Video of the live webcast of 7 September 2017 News Literacy discussion at the United Nations Headquarters in New York.
News Literacy is defined as the development of critical thinking skills applied to judge the reliability and credibility of information, whether it comes via print, radio, television or the Internet. The term News Literacy is generally associated with schools of communication and journalism rather than pedagogical schools. Some view it as a sub‐sector of the Media and Information Literacy (MIL) field; others as a distinct and unique entity.
UNAOC recognizes the urgency of developing and expanding News Literacy skills in the current political and social state of the world. The onset of so-called “fake news”, widely distributed through social media platforms, has the capacity to twist public opinion and shape individuals’ ideological preferences and visions of the world.
News Literacy is an acutely important skill in the Digital Age as citizens struggle with information overload and the intricacies of determining its authenticity. A citizens’ ability to judge the relevance and reliability of information is a leading indicator of the public health of civil society around the world.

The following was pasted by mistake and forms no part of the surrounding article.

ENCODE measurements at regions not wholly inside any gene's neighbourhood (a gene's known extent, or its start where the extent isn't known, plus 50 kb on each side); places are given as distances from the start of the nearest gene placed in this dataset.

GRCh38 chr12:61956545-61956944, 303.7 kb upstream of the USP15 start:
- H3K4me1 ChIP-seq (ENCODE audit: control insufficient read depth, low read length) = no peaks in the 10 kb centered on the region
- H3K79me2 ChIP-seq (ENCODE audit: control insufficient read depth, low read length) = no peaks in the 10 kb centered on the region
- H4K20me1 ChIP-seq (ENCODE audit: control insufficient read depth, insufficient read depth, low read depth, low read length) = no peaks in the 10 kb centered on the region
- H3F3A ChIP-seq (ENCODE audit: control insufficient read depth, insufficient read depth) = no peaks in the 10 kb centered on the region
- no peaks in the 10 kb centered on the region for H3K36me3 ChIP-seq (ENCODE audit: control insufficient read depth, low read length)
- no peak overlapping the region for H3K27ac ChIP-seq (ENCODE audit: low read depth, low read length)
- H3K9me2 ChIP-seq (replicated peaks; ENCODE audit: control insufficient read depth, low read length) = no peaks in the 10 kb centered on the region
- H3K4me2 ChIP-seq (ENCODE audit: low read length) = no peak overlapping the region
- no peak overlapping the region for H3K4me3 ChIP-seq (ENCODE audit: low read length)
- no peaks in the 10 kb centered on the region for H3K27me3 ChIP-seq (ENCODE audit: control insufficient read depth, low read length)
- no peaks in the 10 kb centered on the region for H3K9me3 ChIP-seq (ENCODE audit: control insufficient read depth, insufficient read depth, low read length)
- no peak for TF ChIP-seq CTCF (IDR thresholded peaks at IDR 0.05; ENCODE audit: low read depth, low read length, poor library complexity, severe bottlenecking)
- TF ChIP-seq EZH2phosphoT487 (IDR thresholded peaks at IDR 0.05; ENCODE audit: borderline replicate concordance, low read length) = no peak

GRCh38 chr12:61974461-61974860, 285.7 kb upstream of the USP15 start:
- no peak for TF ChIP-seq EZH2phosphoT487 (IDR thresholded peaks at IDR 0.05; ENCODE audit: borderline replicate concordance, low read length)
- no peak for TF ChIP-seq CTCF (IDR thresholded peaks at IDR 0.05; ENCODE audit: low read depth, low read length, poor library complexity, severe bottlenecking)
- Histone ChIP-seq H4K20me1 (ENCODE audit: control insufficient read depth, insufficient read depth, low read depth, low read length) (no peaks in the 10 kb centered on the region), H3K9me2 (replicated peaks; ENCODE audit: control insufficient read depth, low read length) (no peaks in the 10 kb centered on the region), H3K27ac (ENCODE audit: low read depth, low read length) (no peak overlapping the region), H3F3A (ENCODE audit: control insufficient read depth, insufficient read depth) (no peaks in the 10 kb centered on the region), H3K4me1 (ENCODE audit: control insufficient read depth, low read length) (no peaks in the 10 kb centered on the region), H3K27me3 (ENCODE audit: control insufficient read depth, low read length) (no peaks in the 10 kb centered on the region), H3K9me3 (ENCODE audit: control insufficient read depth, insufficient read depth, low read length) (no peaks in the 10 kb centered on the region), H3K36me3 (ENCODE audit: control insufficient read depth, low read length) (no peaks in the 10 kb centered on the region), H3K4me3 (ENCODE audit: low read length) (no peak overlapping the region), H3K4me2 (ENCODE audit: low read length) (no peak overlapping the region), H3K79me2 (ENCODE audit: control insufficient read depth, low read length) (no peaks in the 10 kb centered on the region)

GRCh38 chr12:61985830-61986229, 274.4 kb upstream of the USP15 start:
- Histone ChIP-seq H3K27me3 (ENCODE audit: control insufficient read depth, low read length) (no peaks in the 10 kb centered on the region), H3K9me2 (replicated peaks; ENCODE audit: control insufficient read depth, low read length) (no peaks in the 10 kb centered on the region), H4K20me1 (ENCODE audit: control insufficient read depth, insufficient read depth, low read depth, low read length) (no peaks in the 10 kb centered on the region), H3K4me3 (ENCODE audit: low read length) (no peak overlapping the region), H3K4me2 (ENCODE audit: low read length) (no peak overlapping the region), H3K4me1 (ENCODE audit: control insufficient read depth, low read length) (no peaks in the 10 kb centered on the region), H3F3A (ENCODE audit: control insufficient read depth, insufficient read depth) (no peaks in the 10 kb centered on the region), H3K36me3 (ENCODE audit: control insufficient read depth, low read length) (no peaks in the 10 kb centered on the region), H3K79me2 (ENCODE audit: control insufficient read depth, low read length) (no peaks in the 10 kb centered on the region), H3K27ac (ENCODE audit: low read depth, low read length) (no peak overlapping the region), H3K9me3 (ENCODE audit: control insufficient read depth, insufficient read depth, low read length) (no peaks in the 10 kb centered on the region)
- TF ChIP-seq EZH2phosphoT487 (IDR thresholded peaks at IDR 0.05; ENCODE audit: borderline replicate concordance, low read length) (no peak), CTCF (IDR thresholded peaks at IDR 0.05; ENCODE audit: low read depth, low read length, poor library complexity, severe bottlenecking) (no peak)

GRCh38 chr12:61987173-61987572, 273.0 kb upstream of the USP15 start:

NihalSaad, Chief of Cabinet & Spokesperson for the UNAOC High Representative
Maher Nasser, Director, Outreach Division, United Nations Department of Public Information
Howard Schneider, Executive Director, Center for News Literacy, Stony Brook University
Alan Miller, Founder and CEO, News Literacy Project
Mitra Kalita, Vice-President of Programming, CNN
Áine Kerr, Manager of Journalism Partnerships, Facebook
Dina Temple-Raston, Counterterrorism Correspondent, National Public Radio
Michelle Ciulla Lipkin, Executive Director, National Association for Media Literacy Education